The National Rural Health Alliance (the Alliance) applauds the commitment and leadership of Shadow Assistant Minister for Regional Health, Dr Anne Webster, demonstrated by holding the Regional Health Workforce Summit at the Mildura Sporting Precinct in Victoria on 1–2 March 2023.
The Alliance was pleased to see the summit bringing together peak bodies and health practitioners from across the country, to engage in solution-focused discussions on pertinent issues relating to rural healthcare delivery.
It was encouraging to see health practitioners working together to develop solutions for issues regarding regulatory blockages and red tape, policy changes in distribution priority areas (DPA), equity in rural and regional health care, and funding models such as Primary care Rural Integrated Multidisciplinary Health Services (PRIM-HS). This is the model the Alliance advocates.
The sessions also discussed supporting rural clinicians and allied health workers, as well as collaborations between federal and state governments to improve rural healthcare accessibility.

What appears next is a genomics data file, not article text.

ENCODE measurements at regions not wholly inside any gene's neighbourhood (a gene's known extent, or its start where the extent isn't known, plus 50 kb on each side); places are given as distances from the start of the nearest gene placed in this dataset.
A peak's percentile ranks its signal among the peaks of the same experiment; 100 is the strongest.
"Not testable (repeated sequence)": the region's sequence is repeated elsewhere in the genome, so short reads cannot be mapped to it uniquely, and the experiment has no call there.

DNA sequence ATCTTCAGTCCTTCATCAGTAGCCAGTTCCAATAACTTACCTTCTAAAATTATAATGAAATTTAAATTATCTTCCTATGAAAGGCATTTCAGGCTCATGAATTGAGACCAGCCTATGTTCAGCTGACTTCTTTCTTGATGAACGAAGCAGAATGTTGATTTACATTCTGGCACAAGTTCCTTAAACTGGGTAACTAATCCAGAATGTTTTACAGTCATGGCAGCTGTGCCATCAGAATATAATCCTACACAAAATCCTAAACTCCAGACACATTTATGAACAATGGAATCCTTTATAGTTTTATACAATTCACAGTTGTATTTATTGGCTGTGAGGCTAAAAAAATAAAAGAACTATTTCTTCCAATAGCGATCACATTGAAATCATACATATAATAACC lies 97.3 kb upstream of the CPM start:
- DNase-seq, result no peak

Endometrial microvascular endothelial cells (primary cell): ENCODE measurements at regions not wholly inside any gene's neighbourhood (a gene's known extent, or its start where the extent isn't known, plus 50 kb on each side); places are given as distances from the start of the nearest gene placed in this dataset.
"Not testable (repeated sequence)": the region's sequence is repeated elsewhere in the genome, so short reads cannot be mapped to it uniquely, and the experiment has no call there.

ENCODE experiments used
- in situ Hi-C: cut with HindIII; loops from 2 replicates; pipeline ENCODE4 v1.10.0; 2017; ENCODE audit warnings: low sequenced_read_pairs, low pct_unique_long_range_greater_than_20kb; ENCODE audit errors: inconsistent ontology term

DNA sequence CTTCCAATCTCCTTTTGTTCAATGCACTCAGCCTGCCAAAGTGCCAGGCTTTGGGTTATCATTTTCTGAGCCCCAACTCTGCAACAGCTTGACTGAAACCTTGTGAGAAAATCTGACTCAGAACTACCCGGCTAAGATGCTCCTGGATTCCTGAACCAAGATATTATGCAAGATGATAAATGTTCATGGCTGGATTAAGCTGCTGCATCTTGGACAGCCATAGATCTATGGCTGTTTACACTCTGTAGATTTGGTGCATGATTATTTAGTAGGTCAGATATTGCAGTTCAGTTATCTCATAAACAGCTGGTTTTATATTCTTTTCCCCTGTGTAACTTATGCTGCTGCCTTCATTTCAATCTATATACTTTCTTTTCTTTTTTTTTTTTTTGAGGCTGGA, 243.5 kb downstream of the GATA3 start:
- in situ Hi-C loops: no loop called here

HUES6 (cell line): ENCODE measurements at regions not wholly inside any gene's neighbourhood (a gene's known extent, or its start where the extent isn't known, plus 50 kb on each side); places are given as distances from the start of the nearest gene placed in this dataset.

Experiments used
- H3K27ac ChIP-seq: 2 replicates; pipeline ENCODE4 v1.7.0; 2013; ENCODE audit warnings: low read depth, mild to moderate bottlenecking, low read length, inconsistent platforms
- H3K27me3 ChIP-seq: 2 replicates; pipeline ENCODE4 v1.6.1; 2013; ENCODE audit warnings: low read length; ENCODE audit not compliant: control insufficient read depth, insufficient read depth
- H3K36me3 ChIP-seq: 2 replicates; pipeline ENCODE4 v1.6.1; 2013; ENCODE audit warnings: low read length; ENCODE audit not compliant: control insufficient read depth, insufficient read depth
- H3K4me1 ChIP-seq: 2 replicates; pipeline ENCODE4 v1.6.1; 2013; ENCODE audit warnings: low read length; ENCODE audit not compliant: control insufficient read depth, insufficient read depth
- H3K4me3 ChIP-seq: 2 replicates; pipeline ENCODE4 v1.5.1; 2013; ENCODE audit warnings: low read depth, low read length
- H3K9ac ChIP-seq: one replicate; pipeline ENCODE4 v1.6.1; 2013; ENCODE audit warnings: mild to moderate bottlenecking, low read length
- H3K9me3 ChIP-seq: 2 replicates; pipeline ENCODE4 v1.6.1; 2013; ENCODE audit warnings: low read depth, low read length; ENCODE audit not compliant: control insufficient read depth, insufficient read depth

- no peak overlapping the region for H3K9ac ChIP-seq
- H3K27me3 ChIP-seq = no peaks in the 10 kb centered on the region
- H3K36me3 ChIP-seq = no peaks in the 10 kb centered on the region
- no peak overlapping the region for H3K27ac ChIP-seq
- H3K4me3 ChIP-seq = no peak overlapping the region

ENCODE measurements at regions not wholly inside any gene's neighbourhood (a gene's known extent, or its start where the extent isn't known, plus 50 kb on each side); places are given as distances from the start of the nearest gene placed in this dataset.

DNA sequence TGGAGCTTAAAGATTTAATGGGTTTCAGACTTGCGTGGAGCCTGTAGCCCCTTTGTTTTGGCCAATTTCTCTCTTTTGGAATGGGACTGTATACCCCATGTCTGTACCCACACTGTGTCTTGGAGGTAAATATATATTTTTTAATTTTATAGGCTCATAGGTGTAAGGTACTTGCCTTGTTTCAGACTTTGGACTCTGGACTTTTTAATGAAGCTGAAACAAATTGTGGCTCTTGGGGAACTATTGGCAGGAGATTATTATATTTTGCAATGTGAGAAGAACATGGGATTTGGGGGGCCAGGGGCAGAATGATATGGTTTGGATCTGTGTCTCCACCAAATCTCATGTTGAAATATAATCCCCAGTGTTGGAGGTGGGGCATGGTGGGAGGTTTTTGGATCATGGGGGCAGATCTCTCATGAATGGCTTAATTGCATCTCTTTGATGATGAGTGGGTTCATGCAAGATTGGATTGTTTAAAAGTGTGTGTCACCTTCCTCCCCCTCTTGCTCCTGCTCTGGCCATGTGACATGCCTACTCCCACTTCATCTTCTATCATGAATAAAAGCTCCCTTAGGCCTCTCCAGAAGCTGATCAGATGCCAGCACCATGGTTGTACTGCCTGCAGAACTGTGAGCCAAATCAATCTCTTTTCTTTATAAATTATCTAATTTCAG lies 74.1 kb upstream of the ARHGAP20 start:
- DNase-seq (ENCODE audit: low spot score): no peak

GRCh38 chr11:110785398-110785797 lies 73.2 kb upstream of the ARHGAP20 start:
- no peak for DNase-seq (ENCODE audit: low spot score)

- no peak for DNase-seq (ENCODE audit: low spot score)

“The Alliance appreciates the enthusiasm demonstrated by all participants, who work across the patient health journey and work with grassroots individuals and entities that engage in training the future health workforce,” said the Alliance Chief Executive Susanne Tegen.
“Rural children should have just as much opportunity to study medicine and health as their urban counterparts. Research demonstrates that those who grow up in rural and remote areas are likely to remain living rurally or return after studies.
“Let's flip the medical and health training model and support the education and training of the future workforce locally. Let us work on local community-based solutions while taking into account market failures, distance, costs and population health needs in rural and remote Australia,” said Ms Tegen.
“A solution to workforce shortage is to form local multidisciplinary practices. When the market fails, government needs to step in with five-year block funding for rural areas, to ensure they have the same facilities as urban counterparts – and equal pay – considering population health needs and building on what is already available on the ground.
“It is time that the 30 per cent of people living in rural and remote Australia, who add considerably to the economic wellbeing of the rest of the country, receive the same level of health care as those in cities. “We look forward to working with ministers and government departments to ensure that primary healthcare reform reflects the requirements of rural communities, and not what fits best with urban Australia,” Ms Tegen said.